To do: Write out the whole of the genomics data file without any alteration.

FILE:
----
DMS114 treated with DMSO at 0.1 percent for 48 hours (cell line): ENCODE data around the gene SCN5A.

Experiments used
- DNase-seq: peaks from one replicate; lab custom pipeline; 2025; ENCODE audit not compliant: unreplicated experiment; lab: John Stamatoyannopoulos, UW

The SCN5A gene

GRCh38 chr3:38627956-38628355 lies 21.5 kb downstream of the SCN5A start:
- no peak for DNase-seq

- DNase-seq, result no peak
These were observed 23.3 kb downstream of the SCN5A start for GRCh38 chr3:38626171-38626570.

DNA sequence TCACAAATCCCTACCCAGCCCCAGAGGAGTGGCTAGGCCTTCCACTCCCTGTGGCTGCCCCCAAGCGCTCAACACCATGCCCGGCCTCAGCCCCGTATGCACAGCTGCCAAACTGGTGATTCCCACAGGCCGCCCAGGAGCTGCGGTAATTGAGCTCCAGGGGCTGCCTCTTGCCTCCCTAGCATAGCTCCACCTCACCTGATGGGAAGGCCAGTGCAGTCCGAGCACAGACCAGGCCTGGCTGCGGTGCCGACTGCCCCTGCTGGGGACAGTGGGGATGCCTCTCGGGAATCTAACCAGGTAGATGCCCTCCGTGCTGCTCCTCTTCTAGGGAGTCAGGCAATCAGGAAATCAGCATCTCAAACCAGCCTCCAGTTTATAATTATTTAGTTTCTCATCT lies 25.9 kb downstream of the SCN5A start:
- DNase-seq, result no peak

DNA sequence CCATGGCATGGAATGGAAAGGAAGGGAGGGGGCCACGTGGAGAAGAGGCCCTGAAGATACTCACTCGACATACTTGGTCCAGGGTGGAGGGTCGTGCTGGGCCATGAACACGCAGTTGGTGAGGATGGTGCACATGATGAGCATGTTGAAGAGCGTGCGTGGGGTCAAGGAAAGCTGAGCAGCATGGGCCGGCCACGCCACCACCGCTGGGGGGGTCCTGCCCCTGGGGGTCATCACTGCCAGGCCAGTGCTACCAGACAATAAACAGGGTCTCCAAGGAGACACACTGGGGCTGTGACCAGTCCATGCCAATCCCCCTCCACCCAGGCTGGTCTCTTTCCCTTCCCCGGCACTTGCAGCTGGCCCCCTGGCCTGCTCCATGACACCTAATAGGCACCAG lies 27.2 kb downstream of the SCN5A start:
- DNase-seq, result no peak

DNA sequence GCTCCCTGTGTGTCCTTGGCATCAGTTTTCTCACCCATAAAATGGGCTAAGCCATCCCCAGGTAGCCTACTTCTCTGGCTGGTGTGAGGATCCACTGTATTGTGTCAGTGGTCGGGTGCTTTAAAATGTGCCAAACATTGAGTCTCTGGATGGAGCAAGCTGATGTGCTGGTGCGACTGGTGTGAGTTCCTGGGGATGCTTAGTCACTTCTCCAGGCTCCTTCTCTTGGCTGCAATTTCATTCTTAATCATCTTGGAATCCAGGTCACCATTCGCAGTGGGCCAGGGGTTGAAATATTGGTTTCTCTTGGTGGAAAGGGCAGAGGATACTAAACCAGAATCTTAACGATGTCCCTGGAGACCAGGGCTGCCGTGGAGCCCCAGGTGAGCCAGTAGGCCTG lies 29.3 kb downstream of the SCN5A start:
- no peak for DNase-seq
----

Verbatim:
DMS114 treated with DMSO at 0.1 percent for 48 hours (cell line): ENCODE data around the gene SCN5A.

Experiments used
- DNase-seq: peaks from one replicate; lab custom pipeline; 2025; ENCODE audit not compliant: unreplicated experiment; lab: John Stamatoyannopoulos, UW

The SCN5A gene

GRCh38 chr3:38627956-38628355 lies 21.5 kb downstream of the SCN5A start:
- no peak for DNase-seq

- DNase-seq, result no peak
These were observed 23.3 kb downstream of the SCN5A start for GRCh38 chr3:38626171-38626570.

DNA sequence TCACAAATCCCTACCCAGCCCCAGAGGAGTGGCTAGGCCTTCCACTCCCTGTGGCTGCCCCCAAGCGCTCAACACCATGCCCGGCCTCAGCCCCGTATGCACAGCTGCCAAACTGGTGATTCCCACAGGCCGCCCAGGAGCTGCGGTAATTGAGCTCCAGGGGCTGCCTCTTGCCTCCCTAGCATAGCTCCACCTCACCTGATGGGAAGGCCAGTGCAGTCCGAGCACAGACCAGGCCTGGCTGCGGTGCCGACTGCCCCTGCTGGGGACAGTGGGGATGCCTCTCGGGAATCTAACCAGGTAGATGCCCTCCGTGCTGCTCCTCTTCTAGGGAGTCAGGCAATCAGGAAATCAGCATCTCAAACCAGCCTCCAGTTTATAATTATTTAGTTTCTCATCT lies 25.9 kb downstream of the SCN5A start:
- DNase-seq, result no peak

DNA sequence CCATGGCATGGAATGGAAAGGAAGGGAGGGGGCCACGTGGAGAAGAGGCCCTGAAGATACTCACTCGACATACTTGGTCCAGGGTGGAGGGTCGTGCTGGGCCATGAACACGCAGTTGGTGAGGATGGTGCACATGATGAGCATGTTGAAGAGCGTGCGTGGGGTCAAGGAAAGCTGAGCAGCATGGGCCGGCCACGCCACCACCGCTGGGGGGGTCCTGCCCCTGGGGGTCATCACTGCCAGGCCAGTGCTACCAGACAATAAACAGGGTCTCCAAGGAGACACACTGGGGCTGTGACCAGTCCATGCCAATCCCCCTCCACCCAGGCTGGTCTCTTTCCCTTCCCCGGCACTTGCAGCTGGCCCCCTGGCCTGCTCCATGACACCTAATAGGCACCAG lies 27.2 kb downstream of the SCN5A start:
- DNase-seq, result no peak

DNA sequence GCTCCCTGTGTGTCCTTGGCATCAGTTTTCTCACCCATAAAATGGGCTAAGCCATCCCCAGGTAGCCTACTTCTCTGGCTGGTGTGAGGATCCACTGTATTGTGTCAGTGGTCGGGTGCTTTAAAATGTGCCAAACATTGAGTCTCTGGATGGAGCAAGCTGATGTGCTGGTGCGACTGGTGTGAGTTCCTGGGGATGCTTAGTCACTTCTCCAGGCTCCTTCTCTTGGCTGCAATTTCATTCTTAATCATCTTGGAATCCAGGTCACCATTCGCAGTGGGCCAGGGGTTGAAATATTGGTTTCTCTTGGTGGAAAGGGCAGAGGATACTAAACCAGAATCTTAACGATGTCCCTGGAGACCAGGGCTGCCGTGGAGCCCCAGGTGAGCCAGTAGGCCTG lies 29.3 kb downstream of the SCN5A start:
- no peak for DNase-seq